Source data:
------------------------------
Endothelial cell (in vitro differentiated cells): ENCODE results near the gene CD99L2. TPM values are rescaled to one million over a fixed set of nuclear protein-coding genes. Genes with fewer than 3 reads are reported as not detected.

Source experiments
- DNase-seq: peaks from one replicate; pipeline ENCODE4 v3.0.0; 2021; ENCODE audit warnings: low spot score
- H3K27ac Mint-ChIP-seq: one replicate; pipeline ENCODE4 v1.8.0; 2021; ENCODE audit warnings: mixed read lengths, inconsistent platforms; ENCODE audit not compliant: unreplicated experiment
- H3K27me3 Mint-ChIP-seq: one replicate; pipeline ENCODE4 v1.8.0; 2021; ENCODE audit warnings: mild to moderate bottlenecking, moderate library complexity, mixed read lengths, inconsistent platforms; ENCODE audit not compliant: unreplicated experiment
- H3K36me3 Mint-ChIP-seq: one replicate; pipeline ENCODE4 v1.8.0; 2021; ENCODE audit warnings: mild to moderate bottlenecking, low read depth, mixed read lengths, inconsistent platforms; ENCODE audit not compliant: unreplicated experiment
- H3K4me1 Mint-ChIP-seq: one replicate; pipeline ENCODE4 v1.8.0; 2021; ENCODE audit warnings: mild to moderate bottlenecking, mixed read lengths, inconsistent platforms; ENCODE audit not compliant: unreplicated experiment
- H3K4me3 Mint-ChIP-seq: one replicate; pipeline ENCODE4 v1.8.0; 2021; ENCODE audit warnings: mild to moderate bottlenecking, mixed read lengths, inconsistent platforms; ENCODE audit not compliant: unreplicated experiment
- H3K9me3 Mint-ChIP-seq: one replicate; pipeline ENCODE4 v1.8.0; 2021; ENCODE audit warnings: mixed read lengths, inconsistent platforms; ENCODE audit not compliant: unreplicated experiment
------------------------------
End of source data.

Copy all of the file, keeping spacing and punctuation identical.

Endothelial cell (in vitro differentiated cells): ENCODE results near the gene CD99L2. TPM values are rescaled to one million over a fixed set of nuclear protein-coding genes. Genes with fewer than 3 reads are reported as not detected.

Source experiments
- DNase-seq: peaks from one replicate; pipeline ENCODE4 v3.0.0; 2021; ENCODE audit warnings: low spot score
- H3K27ac Mint-ChIP-seq: one replicate; pipeline ENCODE4 v1.8.0; 2021; ENCODE audit warnings: mixed read lengths, inconsistent platforms; ENCODE audit not compliant: unreplicated experiment
- H3K27me3 Mint-ChIP-seq: one replicate; pipeline ENCODE4 v1.8.0; 2021; ENCODE audit warnings: mild to moderate bottlenecking, moderate library complexity, mixed read lengths, inconsistent platforms; ENCODE audit not compliant: unreplicated experiment
- H3K36me3 Mint-ChIP-seq: one replicate; pipeline ENCODE4 v1.8.0; 2021; ENCODE audit warnings: mild to moderate bottlenecking, low read depth, mixed read lengths, inconsistent platforms; ENCODE audit not compliant: unreplicated experiment
- H3K4me1 Mint-ChIP-seq: one replicate; pipeline ENCODE4 v1.8.0; 2021; ENCODE audit warnings: mild to moderate bottlenecking, mixed read lengths, inconsistent platforms; ENCODE audit not compliant: unreplicated experiment
- H3K4me3 Mint-ChIP-seq: one replicate; pipeline ENCODE4 v1.8.0; 2021; ENCODE audit warnings: mild to moderate bottlenecking, mixed read lengths, inconsistent platforms; ENCODE audit not compliant: unreplicated experiment
- H3K9me3 Mint-ChIP-seq: one replicate; pipeline ENCODE4 v1.8.0; 2021; ENCODE audit warnings: mixed read lengths, inconsistent platforms; ENCODE audit not compliant: unreplicated experiment